Title: Waste Land
Director: Lucy Walker
Summary: Brazilian artist Vik Muniz creates photographic images of people using found materials from the places where they live and work. His "Sugar Children" series portrays the images of deprived children of Caribbean plantation workers using the sugar from their surroundings. When acclaimed filmmaker Lucy Walker trains her camera on Muniz, he is cultivating a new idea for a project. He knows the material he wants to use—garbage—but who will be the subject of the new series of works? Waste Land is a wonderfully resonant documentary that chronicles Muniz's journey to Jardim Gramacho, the world’s largest landfill, located on the outskirts of Rio de Janeiro. He collaborates with an eclectic band of catadores, or self-designated pickers of recyclable materials, and photographs these inspiring characters as they recycle their lives and society’s garbage. Walker gains fantastic access to the entire process and, in doing so, offers stirring evidence of the transformative power of art and the dignity that can be found in personal determination (Sundance).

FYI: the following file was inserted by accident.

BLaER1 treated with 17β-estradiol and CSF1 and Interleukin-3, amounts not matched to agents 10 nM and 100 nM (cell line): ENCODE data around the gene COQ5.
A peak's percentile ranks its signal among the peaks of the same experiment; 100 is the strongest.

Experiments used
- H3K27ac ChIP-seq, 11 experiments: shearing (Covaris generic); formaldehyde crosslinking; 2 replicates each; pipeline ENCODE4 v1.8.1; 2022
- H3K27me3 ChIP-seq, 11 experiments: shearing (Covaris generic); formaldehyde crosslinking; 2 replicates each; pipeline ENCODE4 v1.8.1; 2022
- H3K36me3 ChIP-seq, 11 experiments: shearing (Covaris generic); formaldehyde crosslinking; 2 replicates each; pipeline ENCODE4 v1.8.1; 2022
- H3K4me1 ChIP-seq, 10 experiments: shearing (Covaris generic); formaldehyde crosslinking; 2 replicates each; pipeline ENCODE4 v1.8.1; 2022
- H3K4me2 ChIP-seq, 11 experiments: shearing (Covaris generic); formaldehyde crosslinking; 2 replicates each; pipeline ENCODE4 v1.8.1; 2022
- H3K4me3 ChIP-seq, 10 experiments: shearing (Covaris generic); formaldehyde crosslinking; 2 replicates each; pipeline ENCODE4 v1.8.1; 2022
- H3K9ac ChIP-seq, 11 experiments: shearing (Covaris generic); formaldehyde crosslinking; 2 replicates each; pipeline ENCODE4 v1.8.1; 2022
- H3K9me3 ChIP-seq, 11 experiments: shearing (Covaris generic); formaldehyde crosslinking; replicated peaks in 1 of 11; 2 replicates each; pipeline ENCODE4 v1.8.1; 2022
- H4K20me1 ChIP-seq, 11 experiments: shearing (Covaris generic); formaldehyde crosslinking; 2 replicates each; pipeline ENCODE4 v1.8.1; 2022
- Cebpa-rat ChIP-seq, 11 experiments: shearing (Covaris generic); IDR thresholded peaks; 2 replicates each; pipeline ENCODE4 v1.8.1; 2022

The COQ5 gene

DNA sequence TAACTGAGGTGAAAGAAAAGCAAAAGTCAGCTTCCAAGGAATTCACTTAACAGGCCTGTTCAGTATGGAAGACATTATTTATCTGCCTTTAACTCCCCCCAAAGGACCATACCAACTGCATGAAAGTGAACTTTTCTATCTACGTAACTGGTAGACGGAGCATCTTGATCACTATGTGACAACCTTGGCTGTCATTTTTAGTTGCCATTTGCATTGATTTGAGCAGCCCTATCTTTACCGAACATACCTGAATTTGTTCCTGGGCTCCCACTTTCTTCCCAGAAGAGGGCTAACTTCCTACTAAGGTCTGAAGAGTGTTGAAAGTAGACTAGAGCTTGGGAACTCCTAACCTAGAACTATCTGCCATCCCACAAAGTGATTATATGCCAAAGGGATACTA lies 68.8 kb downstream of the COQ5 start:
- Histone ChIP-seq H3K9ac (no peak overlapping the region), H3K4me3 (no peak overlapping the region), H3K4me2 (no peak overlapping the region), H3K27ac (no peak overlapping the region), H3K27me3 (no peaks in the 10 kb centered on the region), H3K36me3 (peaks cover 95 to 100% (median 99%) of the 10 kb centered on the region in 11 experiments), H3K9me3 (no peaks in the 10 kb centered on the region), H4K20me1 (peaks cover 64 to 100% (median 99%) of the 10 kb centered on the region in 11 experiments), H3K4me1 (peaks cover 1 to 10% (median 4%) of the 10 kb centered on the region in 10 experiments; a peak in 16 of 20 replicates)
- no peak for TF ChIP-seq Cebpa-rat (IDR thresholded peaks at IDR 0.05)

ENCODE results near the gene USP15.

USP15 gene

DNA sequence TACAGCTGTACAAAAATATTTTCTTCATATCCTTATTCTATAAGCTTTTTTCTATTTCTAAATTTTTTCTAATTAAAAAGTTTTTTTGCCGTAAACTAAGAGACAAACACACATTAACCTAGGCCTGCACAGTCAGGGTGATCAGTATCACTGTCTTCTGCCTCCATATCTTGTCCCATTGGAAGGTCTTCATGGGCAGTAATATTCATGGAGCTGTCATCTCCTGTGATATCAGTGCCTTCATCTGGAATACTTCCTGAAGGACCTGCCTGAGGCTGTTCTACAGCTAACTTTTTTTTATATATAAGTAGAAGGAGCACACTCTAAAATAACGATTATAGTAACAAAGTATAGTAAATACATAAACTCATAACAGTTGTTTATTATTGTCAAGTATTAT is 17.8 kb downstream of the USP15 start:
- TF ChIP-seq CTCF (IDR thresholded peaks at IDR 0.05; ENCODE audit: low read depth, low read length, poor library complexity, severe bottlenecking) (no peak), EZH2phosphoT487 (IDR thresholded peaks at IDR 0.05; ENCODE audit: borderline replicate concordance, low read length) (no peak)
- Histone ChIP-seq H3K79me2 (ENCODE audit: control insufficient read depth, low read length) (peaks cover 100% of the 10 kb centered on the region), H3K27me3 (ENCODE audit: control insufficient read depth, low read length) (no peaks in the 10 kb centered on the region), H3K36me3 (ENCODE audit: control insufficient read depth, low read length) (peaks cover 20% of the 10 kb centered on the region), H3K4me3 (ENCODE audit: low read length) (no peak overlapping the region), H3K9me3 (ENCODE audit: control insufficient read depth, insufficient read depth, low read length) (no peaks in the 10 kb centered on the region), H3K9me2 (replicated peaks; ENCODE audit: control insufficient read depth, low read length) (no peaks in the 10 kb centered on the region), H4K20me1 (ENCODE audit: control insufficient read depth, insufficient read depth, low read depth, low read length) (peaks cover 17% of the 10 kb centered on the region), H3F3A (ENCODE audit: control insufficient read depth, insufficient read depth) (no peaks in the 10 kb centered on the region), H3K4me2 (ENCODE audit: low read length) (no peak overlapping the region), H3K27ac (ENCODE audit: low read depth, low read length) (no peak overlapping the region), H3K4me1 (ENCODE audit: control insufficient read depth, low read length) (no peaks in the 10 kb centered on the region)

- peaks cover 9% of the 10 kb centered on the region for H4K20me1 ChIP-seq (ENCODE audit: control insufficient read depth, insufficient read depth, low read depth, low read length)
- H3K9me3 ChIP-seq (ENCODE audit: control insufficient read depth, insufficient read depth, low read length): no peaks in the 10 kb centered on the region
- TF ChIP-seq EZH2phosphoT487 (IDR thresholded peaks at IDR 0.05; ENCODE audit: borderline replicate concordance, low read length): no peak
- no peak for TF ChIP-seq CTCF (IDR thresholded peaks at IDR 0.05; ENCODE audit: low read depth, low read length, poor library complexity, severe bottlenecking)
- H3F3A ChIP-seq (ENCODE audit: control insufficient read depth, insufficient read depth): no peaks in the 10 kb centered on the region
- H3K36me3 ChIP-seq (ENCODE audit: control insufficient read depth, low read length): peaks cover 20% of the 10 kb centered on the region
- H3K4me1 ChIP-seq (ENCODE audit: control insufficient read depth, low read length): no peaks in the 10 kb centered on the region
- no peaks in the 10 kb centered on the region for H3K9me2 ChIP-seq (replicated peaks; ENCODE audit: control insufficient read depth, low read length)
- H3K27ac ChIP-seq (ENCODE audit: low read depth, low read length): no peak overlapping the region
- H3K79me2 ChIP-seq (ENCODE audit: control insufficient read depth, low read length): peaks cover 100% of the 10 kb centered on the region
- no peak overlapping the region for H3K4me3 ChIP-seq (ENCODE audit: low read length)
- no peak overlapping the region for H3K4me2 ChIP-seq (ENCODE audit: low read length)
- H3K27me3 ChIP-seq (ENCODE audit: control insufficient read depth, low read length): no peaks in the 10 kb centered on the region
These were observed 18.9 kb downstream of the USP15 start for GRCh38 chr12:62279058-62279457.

Thoughts: Winner of the international documentary audience award at Sundance, Lucy Walker’s Waste Land does appear to be one of the most inspiring films of the year. There is something magical about turning garbage into treasure and giving the downtrodden the ability to take pride in who they are. Walker appears to have stumbled upon just such a story and when an audience at Sundance approves, you should take notice.